||March 3–August 27, 2017
|The Met Fifth Avenue,
The Hagop Kevorkian Fund Special Exhibitions Gallery, Floor 2
Six small Iranian carpets of the 16th and 17th centuries—along with recent conservation treatment that has made it possible to display these precious textiles for the first time in decades—are the focus of the exhibition Carpets for Kings: Six Masterpieces of Iranian Weaving, opening March 3 at The Metropolitan Museum of Art. The carpets—most from royal contexts—are splendid examples of major classical types of Islamic carpets. They were acquired by The Met between 1910 and 1951 and were formerly part of important collections at the Royal House of Saxony and of such notable individuals as Robert Woods Bliss, H. O. Havemeyer, Mr. and Mrs. Isaac D. Tyson, and Charles Tyson Yerkes.
The exhibition is made possible by The Hagop Kevorkian Fund.
One of two lively 16th-century animal combat carpets features a central medallion with a group of merrymakers seated around a duck pond. The style of the men’s turbans has made it possible to date this carpet to the second half of the 16th century. In the second carpet, a complex multi-animal motif appears 10 times in left-to-right and top-to-bottom repeats.
An exceptional prayer rug, also from the 16th century, incorporates Qur’anic inscriptions in different styles of Arabic script, along with delicate cloud bands, scrolling vines, and stylized flowers, all typical elements of Safavid court design.
The three 17th-century “Polonaise” carpets, from the period of Shah ‘Abbas the Great (1587–1629), are made of silk and precious metal threads. Although their once-brilliant colors have faded over the centuries, the palette, materials, and design of these luxury textiles dazzle viewers today, just as they did when they adorned the palaces of Isfahan.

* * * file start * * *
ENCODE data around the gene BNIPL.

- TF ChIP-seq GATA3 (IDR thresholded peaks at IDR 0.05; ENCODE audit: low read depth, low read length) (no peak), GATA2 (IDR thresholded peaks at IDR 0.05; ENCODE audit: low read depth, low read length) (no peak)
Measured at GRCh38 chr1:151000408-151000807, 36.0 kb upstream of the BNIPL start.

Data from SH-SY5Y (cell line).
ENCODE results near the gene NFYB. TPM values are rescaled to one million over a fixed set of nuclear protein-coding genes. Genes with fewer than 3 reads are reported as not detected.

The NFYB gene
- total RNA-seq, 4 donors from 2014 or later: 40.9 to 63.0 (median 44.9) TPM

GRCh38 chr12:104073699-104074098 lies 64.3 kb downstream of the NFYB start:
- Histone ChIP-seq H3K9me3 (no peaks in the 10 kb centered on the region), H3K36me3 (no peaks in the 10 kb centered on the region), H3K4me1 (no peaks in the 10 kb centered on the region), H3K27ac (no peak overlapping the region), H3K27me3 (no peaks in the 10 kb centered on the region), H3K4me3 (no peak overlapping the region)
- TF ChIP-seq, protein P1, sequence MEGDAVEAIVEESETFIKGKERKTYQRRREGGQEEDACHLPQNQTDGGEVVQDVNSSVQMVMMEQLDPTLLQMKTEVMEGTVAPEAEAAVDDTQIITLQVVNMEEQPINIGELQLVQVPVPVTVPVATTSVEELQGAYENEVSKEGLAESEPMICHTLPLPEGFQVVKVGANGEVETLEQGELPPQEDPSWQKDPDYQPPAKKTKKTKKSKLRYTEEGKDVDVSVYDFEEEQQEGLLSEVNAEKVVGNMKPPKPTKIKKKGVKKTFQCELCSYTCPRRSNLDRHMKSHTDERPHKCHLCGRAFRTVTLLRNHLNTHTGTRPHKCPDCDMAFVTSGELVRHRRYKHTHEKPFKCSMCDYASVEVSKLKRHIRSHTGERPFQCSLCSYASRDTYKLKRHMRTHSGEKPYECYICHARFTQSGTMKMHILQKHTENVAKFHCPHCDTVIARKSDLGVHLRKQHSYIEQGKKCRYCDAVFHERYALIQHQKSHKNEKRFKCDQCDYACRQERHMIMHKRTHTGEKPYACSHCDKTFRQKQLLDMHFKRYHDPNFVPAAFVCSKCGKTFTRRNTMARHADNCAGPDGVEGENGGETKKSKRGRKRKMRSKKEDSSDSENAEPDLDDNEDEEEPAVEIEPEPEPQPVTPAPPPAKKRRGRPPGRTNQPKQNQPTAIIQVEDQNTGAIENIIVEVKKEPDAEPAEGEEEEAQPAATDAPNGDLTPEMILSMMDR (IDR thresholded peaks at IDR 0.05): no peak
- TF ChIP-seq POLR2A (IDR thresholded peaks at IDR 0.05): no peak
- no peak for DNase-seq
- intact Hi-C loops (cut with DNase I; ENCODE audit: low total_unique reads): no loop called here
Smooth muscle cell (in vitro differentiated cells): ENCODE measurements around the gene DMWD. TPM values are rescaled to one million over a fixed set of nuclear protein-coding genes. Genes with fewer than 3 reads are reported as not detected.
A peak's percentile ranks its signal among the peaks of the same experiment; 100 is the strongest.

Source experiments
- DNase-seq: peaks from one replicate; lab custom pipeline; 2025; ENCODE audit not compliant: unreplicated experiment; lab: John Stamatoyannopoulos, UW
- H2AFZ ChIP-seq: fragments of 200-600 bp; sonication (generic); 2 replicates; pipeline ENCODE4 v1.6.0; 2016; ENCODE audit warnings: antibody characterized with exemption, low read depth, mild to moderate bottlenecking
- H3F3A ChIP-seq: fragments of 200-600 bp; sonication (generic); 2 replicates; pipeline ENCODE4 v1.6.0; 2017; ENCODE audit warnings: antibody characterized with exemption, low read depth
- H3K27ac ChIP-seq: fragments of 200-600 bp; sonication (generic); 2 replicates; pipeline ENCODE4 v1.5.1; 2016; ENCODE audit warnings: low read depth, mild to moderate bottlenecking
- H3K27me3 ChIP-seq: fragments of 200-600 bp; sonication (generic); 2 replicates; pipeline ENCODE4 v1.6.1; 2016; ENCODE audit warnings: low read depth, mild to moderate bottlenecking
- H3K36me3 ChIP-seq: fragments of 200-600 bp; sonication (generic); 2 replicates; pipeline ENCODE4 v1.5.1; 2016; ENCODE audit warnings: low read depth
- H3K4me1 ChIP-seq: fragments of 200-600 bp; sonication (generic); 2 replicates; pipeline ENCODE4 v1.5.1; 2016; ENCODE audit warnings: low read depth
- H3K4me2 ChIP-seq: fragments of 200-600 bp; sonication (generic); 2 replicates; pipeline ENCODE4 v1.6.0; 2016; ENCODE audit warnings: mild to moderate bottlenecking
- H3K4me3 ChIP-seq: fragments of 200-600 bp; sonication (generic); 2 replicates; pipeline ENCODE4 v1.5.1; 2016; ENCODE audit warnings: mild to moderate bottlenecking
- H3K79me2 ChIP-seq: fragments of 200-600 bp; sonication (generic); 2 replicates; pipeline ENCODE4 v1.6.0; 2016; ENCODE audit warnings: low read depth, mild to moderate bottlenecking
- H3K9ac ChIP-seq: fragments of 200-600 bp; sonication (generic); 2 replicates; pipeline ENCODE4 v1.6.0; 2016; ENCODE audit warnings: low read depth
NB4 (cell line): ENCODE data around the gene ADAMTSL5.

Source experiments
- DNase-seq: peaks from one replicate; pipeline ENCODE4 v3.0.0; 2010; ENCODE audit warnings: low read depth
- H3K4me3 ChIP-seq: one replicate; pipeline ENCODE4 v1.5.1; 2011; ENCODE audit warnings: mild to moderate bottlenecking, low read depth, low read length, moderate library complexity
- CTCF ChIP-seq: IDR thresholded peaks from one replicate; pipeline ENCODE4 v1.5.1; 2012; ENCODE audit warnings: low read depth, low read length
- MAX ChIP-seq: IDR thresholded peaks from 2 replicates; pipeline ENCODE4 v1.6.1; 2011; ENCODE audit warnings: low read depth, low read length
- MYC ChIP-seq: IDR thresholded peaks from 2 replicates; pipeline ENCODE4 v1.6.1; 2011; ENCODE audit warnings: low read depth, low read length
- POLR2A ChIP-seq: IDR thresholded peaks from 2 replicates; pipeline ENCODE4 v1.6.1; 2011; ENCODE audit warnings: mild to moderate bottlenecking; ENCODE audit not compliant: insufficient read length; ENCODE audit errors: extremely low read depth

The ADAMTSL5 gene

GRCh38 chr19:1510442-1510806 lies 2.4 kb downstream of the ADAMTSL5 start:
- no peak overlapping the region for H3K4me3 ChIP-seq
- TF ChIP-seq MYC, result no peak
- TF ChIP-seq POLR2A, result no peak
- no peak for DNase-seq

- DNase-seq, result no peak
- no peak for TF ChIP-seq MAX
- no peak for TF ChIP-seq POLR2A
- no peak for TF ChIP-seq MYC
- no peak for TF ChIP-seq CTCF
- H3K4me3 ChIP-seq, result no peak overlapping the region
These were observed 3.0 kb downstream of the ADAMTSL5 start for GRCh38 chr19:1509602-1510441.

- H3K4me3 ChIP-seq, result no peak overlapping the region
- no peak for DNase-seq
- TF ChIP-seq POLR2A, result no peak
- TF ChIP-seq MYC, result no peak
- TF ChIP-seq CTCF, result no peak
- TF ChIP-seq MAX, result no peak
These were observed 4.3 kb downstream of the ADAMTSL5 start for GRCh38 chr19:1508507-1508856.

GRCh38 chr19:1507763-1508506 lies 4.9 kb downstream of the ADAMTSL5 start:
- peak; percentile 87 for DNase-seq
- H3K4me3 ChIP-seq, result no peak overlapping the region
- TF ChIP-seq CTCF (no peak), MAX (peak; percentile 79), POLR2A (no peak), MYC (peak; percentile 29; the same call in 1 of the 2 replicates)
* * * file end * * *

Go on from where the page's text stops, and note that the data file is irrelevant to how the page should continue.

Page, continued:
Damage caused by a variety of factors over the past 400 to 500 years had made these six carpets too fragile for public viewing, despite their importance and great beauty. Proceeds from the Museum’s annual gala celebrating the Persian New Year, Noruz at The Met (2013), and the support of the Iranian-American Community have made possible a conservation effort to address losses, remove old repairs, and stabilize the structures.
The exhibition was organized by Sheila Canby, the Patti Cadby Birch Curator in Charge of the Department of Islamic Art. Exhibition Design is by Michael Langley, Exhibition Design Manager; Graphic Design is by Yen-wei Liu, Senior Graphic Designer, and Amber Newman, Junior Graphic Designer; lighting is by the Lighting Design Team, all of The Met Design Department.
The exhibition will be featured on the Museum’s website, as well as on Facebook, Instagram, and Twitter.
Education programs related to the exhibition include tours led by conservators.
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January 30, 2017
Image: Carpet (detail), second half of the 16th century. Made in Iran. Silk (warp), cotton (weft), wool (pile); asymmetrically knotted pile. The Metropolitan Museum of Art, Mr. and Mrs. Isaac D. Fletcher Collection, Bequest of Isaac D. Fletcher, 1917
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